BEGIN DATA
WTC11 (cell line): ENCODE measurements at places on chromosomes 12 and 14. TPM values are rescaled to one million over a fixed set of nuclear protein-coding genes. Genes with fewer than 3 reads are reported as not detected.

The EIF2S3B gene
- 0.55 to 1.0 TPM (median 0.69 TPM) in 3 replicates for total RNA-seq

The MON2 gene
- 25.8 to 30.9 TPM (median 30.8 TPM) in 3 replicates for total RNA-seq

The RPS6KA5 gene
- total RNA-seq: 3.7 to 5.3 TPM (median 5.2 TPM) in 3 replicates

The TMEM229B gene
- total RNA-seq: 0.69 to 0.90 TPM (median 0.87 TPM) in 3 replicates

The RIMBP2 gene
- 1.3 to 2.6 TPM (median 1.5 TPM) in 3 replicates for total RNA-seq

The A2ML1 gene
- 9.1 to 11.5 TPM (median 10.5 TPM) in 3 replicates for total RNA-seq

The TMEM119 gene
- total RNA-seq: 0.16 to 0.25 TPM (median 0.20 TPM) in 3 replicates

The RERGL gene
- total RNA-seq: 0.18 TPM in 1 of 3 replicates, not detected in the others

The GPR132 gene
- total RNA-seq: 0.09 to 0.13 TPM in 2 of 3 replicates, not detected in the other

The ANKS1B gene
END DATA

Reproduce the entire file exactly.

WTC11 (cell line): ENCODE measurements at places on chromosomes 12 and 14. TPM values are rescaled to one million over a fixed set of nuclear protein-coding genes. Genes with fewer than 3 reads are reported as not detected.

The EIF2S3B gene
- 0.55 to 1.0 TPM (median 0.69 TPM) in 3 replicates for total RNA-seq

The MON2 gene
- 25.8 to 30.9 TPM (median 30.8 TPM) in 3 replicates for total RNA-seq

The RPS6KA5 gene
- total RNA-seq: 3.7 to 5.3 TPM (median 5.2 TPM) in 3 replicates

The TMEM229B gene
- total RNA-seq: 0.69 to 0.90 TPM (median 0.87 TPM) in 3 replicates

The RIMBP2 gene
- 1.3 to 2.6 TPM (median 1.5 TPM) in 3 replicates for total RNA-seq

The A2ML1 gene
- 9.1 to 11.5 TPM (median 10.5 TPM) in 3 replicates for total RNA-seq

The TMEM119 gene
- total RNA-seq: 0.16 to 0.25 TPM (median 0.20 TPM) in 3 replicates

The RERGL gene
- total RNA-seq: 0.18 TPM in 1 of 3 replicates, not detected in the others

The GPR132 gene
- total RNA-seq: 0.09 to 0.13 TPM in 2 of 3 replicates, not detected in the other

The ANKS1B gene